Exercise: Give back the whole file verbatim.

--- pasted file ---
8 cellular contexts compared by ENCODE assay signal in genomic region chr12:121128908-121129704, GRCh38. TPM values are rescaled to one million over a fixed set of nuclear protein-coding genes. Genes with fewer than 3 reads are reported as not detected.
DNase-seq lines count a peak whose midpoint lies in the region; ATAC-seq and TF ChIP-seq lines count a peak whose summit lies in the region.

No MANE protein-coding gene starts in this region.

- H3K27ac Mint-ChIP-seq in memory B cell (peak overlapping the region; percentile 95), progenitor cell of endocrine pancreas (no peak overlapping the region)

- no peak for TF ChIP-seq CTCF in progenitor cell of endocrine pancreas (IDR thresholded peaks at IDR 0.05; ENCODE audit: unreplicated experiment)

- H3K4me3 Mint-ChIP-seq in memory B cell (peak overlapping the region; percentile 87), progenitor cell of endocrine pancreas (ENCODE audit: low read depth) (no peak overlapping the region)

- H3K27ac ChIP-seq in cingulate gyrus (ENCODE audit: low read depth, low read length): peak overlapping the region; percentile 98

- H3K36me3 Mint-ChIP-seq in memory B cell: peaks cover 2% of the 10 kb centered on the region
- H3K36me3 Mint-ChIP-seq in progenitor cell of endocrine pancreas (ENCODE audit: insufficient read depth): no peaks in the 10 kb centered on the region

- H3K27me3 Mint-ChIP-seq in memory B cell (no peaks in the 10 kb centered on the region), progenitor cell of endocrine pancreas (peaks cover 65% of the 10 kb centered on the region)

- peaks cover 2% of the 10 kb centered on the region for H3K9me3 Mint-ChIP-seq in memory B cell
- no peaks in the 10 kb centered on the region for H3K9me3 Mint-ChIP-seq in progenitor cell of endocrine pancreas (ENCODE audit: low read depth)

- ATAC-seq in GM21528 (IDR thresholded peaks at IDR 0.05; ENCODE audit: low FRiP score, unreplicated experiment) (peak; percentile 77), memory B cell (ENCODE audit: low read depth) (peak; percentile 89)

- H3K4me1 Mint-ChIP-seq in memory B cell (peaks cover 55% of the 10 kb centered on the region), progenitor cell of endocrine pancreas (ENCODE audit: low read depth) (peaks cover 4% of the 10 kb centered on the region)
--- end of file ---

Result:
8 cellular contexts compared by ENCODE assay signal in genomic region chr12:121128908-121129704, GRCh38. TPM values are rescaled to one million over a fixed set of nuclear protein-coding genes. Genes with fewer than 3 reads are reported as not detected.
DNase-seq lines count a peak whose midpoint lies in the region; ATAC-seq and TF ChIP-seq lines count a peak whose summit lies in the region.

No MANE protein-coding gene starts in this region.

- H3K27ac Mint-ChIP-seq in memory B cell (peak overlapping the region; percentile 95), progenitor cell of endocrine pancreas (no peak overlapping the region)

- no peak for TF ChIP-seq CTCF in progenitor cell of endocrine pancreas (IDR thresholded peaks at IDR 0.05; ENCODE audit: unreplicated experiment)

- H3K4me3 Mint-ChIP-seq in memory B cell (peak overlapping the region; percentile 87), progenitor cell of endocrine pancreas (ENCODE audit: low read depth) (no peak overlapping the region)

- H3K27ac ChIP-seq in cingulate gyrus (ENCODE audit: low read depth, low read length): peak overlapping the region; percentile 98

- H3K36me3 Mint-ChIP-seq in memory B cell: peaks cover 2% of the 10 kb centered on the region
- H3K36me3 Mint-ChIP-seq in progenitor cell of endocrine pancreas (ENCODE audit: insufficient read depth): no peaks in the 10 kb centered on the region

- H3K27me3 Mint-ChIP-seq in memory B cell (no peaks in the 10 kb centered on the region), progenitor cell of endocrine pancreas (peaks cover 65% of the 10 kb centered on the region)

- peaks cover 2% of the 10 kb centered on the region for H3K9me3 Mint-ChIP-seq in memory B cell
- no peaks in the 10 kb centered on the region for H3K9me3 Mint-ChIP-seq in progenitor cell of endocrine pancreas (ENCODE audit: low read depth)

- ATAC-seq in GM21528 (IDR thresholded peaks at IDR 0.05; ENCODE audit: low FRiP score, unreplicated experiment) (peak; percentile 77), memory B cell (ENCODE audit: low read depth) (peak; percentile 89)

- H3K4me1 Mint-ChIP-seq in memory B cell (peaks cover 55% of the 10 kb centered on the region), progenitor cell of endocrine pancreas (ENCODE audit: low read depth) (peaks cover 4% of the 10 kb centered on the region)